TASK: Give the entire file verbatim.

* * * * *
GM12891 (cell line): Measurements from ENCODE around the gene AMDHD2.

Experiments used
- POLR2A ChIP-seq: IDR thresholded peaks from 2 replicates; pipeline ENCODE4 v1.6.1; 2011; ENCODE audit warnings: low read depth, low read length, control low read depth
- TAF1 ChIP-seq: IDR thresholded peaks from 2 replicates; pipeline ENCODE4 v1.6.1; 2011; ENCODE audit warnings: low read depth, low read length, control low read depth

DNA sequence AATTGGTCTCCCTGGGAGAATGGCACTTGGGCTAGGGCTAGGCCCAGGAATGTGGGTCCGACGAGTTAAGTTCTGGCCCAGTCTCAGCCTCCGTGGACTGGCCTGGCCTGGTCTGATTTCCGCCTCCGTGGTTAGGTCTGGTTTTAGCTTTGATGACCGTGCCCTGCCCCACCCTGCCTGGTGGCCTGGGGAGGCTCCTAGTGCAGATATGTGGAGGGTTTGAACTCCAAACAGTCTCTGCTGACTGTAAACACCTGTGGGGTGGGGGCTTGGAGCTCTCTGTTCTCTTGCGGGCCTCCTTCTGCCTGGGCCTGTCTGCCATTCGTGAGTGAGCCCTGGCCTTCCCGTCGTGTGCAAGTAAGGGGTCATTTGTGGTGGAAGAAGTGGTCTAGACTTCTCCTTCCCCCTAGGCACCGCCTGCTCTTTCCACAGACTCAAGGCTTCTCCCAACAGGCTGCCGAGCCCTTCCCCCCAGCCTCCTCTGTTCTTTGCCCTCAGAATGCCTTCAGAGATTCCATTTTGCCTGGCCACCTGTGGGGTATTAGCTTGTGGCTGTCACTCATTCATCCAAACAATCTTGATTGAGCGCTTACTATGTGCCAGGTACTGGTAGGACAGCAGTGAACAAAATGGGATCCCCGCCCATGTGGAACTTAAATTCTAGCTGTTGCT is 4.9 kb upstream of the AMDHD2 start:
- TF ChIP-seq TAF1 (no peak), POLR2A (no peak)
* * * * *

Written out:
GM12891 (cell line): Measurements from ENCODE around the gene AMDHD2.

Experiments used
- POLR2A ChIP-seq: IDR thresholded peaks from 2 replicates; pipeline ENCODE4 v1.6.1; 2011; ENCODE audit warnings: low read depth, low read length, control low read depth
- TAF1 ChIP-seq: IDR thresholded peaks from 2 replicates; pipeline ENCODE4 v1.6.1; 2011; ENCODE audit warnings: low read depth, low read length, control low read depth

DNA sequence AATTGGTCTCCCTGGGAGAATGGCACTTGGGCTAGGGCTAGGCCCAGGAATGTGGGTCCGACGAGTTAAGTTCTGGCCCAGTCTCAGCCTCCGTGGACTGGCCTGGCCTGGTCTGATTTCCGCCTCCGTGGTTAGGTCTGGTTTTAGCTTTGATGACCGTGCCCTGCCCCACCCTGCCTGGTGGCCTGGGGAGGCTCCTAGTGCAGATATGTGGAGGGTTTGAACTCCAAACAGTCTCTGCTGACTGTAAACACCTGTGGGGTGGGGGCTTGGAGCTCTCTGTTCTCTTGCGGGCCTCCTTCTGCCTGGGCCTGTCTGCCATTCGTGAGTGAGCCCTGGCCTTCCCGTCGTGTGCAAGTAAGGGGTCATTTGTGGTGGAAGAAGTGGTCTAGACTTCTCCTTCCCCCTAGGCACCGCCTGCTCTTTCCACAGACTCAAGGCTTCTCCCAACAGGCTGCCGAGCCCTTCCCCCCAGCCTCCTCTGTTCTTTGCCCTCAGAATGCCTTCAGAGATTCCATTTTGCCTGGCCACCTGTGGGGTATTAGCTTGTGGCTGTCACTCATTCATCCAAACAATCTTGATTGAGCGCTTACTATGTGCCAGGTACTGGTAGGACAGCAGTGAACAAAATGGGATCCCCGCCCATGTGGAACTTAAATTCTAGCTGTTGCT is 4.9 kb upstream of the AMDHD2 start:
- TF ChIP-seq TAF1 (no peak), POLR2A (no peak)